In any situation where people and wildlife live in close contact, conflict arises. With no buffer zone between Lake Mburo National Park and the communities living around its borders conflict between wildlife and the community is common.

There is an abundance of wildlife beyond the borders of the National Park roaming freely across private and community lands. For the pastoralists of the area the predators, namely leopard and spotted hyena, cause huge losses by preying on goats and cows while the wild grazers such as zebra and impala directly compete with their livestock for grass. In the dry season this conflict is especially prominent with scarcity of water another area of conflict. The agriculturalists also incur losses from bush pigs and bushbucks as they damage and destroy crops.

While the communities live with wildlife and incur losses from it the benefit they see is minimal. The Park contributes 20% of its entrance fees to the community and a private hunting concession brings in money. However the costs of living with wildlife far outweigh the benefits. One of the main aims for MCCDF is to help the community access the benefits of having wildlife around and so encourage their conservation.



The livestock compensations scheme started in August 2008 covering Rurambira parish along the Eastern Border of Lake Mburo National Park. Assessments conducted before the start of the compensation scheme indicated at least 300 livestock per year were lost to predators.

In retaliation for their losses farmers poison the remaining carcass hoping to kill the guilty culprit as they return to their meal. Poisoning is an indiscriminate practice killing many non-target species and contaminating the environment. Vultures are especially vulnerable to poisoning with huge numbers killed not only in Mburo but also worldwide.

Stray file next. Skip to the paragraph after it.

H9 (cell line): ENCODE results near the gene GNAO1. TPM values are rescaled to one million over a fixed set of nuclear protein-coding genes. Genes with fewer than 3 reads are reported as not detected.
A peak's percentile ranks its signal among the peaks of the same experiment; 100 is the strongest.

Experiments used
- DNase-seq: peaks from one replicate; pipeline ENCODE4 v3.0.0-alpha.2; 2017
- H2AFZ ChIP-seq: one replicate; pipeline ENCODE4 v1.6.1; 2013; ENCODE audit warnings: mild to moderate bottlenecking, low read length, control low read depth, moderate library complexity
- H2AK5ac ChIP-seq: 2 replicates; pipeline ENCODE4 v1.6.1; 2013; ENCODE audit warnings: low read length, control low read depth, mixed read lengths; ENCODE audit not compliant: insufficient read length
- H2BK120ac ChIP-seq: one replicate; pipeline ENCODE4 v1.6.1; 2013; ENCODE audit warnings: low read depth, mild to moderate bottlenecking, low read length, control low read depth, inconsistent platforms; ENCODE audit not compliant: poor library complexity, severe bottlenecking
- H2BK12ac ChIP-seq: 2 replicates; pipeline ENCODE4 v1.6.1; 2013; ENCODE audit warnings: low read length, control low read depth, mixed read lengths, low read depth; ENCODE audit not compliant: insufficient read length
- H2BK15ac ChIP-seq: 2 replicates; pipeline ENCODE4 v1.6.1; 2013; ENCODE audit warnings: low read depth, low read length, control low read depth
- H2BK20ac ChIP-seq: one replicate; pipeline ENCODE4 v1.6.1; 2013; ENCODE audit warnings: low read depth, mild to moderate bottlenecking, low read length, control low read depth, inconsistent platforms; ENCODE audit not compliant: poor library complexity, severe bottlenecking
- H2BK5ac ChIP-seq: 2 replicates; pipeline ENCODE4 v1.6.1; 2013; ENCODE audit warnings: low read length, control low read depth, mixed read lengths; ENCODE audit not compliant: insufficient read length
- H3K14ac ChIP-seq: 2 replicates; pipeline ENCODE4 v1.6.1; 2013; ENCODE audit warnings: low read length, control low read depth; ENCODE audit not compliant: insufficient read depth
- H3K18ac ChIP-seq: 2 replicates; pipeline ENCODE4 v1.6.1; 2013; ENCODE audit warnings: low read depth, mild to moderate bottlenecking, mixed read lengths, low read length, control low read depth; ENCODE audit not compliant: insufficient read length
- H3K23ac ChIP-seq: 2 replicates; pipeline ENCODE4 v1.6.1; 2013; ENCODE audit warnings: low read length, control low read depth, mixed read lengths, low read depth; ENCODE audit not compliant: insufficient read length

The initial aim of the compensation scheme was to stop this practice of poisoning, reduce the costs to farmers and preserve the wildlife. When MCCDF is called in to inspect a carcass many signs are interpreted to try to determine if the livestock was in fact killed by a Park predator.

The mode of killing is a valuable indicator of who the guilty predator is. Bite and claw marks on the head or neck are indicative of a leopard whereas wounds between the back legs and underbelly are consistent with a hyenas mode of attack.

The ground is checked for any paw prints and dung, if it is a case of a kraal break in often bits of fur are left behind, caught in the fence as the predator squeezed through.

The compensation scheme has afforded predator populations a respite from the practice of poisoning, allowing their numbers to slowly increase again. Before the program started only 4 hyenas occasionally visited the Eastern side of the park but now on the hill next to Mihingo lodge a clan of more than 20 hyena take up residence in the rainy season, their loud calls are a nightly lullaby.

Before we started the compensation program the hyena population as close to extinction due the hyenas hunting in pack so if one cow is poisoned most of the hyenas in this pack will be killed.

The cubs from this healthy clan will hopefully help in the re-colonization of the rest of the Park whose population was almost extinct but whose future now looks brighter.